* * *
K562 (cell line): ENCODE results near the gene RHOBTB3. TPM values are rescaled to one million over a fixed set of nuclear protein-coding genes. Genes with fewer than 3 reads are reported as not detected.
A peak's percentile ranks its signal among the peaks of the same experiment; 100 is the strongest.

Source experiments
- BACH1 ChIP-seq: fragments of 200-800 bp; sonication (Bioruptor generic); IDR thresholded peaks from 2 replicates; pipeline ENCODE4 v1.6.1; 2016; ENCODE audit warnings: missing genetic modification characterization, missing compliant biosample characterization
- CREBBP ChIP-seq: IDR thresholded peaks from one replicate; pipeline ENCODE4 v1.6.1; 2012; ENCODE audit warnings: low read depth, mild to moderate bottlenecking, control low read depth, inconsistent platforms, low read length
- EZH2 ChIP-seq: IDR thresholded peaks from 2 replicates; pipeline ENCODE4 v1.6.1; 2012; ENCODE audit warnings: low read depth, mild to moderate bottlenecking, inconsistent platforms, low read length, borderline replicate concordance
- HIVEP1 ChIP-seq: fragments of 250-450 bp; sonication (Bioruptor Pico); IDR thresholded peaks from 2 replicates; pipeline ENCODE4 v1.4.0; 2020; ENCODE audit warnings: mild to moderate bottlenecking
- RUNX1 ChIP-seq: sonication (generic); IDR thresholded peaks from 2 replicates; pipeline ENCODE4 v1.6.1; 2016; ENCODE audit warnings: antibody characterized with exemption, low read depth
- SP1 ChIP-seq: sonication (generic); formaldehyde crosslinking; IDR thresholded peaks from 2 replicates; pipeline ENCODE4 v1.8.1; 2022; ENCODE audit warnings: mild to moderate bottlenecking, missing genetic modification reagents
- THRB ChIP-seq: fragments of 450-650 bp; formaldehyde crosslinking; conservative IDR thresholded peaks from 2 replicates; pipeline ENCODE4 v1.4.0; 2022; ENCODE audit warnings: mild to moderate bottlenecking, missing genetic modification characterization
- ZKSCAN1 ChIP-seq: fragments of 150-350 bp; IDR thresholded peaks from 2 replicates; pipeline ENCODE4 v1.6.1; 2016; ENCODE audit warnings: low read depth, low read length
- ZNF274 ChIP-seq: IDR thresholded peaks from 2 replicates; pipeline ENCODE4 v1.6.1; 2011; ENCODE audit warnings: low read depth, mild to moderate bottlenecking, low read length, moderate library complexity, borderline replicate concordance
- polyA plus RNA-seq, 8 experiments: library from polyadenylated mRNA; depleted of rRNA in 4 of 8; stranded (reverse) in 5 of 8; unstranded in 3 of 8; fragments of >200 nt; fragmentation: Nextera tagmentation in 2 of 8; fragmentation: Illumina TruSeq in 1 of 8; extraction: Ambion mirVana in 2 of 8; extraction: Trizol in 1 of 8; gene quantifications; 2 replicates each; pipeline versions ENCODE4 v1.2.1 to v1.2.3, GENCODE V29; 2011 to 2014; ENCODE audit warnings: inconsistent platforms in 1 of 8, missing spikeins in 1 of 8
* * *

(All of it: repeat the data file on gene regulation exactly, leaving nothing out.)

K562 (cell line): ENCODE results near the gene RHOBTB3. TPM values are rescaled to one million over a fixed set of nuclear protein-coding genes. Genes with fewer than 3 reads are reported as not detected.
A peak's percentile ranks its signal among the peaks of the same experiment; 100 is the strongest.

Source experiments
- BACH1 ChIP-seq: fragments of 200-800 bp; sonication (Bioruptor generic); IDR thresholded peaks from 2 replicates; pipeline ENCODE4 v1.6.1; 2016; ENCODE audit warnings: missing genetic modification characterization, missing compliant biosample characterization
- CREBBP ChIP-seq: IDR thresholded peaks from one replicate; pipeline ENCODE4 v1.6.1; 2012; ENCODE audit warnings: low read depth, mild to moderate bottlenecking, control low read depth, inconsistent platforms, low read length
- EZH2 ChIP-seq: IDR thresholded peaks from 2 replicates; pipeline ENCODE4 v1.6.1; 2012; ENCODE audit warnings: low read depth, mild to moderate bottlenecking, inconsistent platforms, low read length, borderline replicate concordance
- HIVEP1 ChIP-seq: fragments of 250-450 bp; sonication (Bioruptor Pico); IDR thresholded peaks from 2 replicates; pipeline ENCODE4 v1.4.0; 2020; ENCODE audit warnings: mild to moderate bottlenecking
- RUNX1 ChIP-seq: sonication (generic); IDR thresholded peaks from 2 replicates; pipeline ENCODE4 v1.6.1; 2016; ENCODE audit warnings: antibody characterized with exemption, low read depth
- SP1 ChIP-seq: sonication (generic); formaldehyde crosslinking; IDR thresholded peaks from 2 replicates; pipeline ENCODE4 v1.8.1; 2022; ENCODE audit warnings: mild to moderate bottlenecking, missing genetic modification reagents
- THRB ChIP-seq: fragments of 450-650 bp; formaldehyde crosslinking; conservative IDR thresholded peaks from 2 replicates; pipeline ENCODE4 v1.4.0; 2022; ENCODE audit warnings: mild to moderate bottlenecking, missing genetic modification characterization
- ZKSCAN1 ChIP-seq: fragments of 150-350 bp; IDR thresholded peaks from 2 replicates; pipeline ENCODE4 v1.6.1; 2016; ENCODE audit warnings: low read depth, low read length
- ZNF274 ChIP-seq: IDR thresholded peaks from 2 replicates; pipeline ENCODE4 v1.6.1; 2011; ENCODE audit warnings: low read depth, mild to moderate bottlenecking, low read length, moderate library complexity, borderline replicate concordance
- polyA plus RNA-seq, 8 experiments: library from polyadenylated mRNA; depleted of rRNA in 4 of 8; stranded (reverse) in 5 of 8; unstranded in 3 of 8; fragments of >200 nt; fragmentation: Nextera tagmentation in 2 of 8; fragmentation: Illumina TruSeq in 1 of 8; extraction: Ambion mirVana in 2 of 8; extraction: Trizol in 1 of 8; gene quantifications; 2 replicates each; pipeline versions ENCODE4 v1.2.1 to v1.2.3, GENCODE V29; 2011 to 2014; ENCODE audit warnings: inconsistent platforms in 1 of 8, missing spikeins in 1 of 8